The Mayo Clinic recently announced results of a study that shows an alarming rise in skin cancer rates among young women. Melanoma in particular, one of the most dangerous types of skin cancer, is eight times higher than it was 40 years ago.

Instead of national cancer databases, the researchers looked at a “well-defined population” of Olmsted County, Minnesota. According to dermatologist Dr. Kurtis Reed, this method improved accuracy.

“Those large databases are known to have some under-reporting bias,” he reportedly said, “and so the true incidence is hard to estimate from those databases.”

During a 40-year period, 256 melanoma cases were found among Olmsted County residents age 18-39. The overall rate was 16.9 skin cancer cases per 100,000 people. Young adult women showed a surprisingly high rate of 23.2 per 100,000, while men showed 10.8.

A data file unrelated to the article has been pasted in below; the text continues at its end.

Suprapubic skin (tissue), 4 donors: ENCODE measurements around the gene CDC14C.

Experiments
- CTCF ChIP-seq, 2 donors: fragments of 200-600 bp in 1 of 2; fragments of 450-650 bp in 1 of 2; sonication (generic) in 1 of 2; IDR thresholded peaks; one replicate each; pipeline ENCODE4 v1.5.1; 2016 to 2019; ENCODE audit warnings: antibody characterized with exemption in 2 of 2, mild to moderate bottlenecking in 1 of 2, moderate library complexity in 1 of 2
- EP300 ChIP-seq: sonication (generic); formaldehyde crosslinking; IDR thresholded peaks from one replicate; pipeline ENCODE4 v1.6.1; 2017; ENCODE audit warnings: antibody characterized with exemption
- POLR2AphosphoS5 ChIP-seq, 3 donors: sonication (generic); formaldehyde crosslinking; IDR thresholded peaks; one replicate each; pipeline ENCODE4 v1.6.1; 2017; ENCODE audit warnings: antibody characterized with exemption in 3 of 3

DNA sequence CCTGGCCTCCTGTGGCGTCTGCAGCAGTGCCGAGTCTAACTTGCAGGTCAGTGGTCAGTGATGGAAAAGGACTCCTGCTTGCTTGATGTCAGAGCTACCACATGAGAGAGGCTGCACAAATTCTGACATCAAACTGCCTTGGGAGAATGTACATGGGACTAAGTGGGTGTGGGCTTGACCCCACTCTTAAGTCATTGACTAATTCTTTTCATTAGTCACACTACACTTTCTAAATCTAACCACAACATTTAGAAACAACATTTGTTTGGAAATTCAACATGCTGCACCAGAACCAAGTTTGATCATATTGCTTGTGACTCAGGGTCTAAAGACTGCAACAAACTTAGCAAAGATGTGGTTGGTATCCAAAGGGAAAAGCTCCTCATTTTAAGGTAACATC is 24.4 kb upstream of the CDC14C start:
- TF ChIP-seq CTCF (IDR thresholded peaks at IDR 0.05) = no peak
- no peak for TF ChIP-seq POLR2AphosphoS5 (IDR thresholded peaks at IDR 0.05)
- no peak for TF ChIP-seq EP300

Why are skin cancer rates rising?

The burning question for researchers is?.. why are rates of skin cancer rising? Most assume that there must be a change in the behavior of people that has led to this dramatic rise.

If young women are known to have a higher rate of melanoma, one would assume that a difference in behavior exists between genders. But the study revealed nothing about subject behavior, so a conclusive link cannot be made between skin cancer and any behavior, including tanning.

Screening for Skin Cancer

The traditional advice for skin cancer screening is to see your dermatologist if you suspect that a mole you have is changing, growing or bleeding.

If you believe that you are at a high risk for skin cancer, ask your primary care physician if you should be screened for skin cancer, and if you should be screened on a regular basis.